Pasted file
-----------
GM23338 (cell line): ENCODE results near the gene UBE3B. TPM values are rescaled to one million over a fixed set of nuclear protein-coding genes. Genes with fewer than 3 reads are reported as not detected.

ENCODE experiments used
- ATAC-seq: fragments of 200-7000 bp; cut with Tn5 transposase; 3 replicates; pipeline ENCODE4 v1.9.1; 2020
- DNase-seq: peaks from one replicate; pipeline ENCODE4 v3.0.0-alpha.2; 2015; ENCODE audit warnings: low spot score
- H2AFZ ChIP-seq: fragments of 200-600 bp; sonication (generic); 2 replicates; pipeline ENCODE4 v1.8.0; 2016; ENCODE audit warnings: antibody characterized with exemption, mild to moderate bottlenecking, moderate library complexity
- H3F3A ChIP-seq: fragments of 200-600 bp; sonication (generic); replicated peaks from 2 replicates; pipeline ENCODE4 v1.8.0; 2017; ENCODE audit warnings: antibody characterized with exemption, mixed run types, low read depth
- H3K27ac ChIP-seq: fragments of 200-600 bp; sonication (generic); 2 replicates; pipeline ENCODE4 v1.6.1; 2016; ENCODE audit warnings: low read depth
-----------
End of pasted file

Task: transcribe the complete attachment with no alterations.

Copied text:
GM23338 (cell line): ENCODE results near the gene UBE3B. TPM values are rescaled to one million over a fixed set of nuclear protein-coding genes. Genes with fewer than 3 reads are reported as not detected.

ENCODE experiments used
- ATAC-seq: fragments of 200-7000 bp; cut with Tn5 transposase; 3 replicates; pipeline ENCODE4 v1.9.1; 2020
- DNase-seq: peaks from one replicate; pipeline ENCODE4 v3.0.0-alpha.2; 2015; ENCODE audit warnings: low spot score
- H2AFZ ChIP-seq: fragments of 200-600 bp; sonication (generic); 2 replicates; pipeline ENCODE4 v1.8.0; 2016; ENCODE audit warnings: antibody characterized with exemption, mild to moderate bottlenecking, moderate library complexity
- H3F3A ChIP-seq: fragments of 200-600 bp; sonication (generic); replicated peaks from 2 replicates; pipeline ENCODE4 v1.8.0; 2017; ENCODE audit warnings: antibody characterized with exemption, mixed run types, low read depth
- H3K27ac ChIP-seq: fragments of 200-600 bp; sonication (generic); 2 replicates; pipeline ENCODE4 v1.6.1; 2016; ENCODE audit warnings: low read depth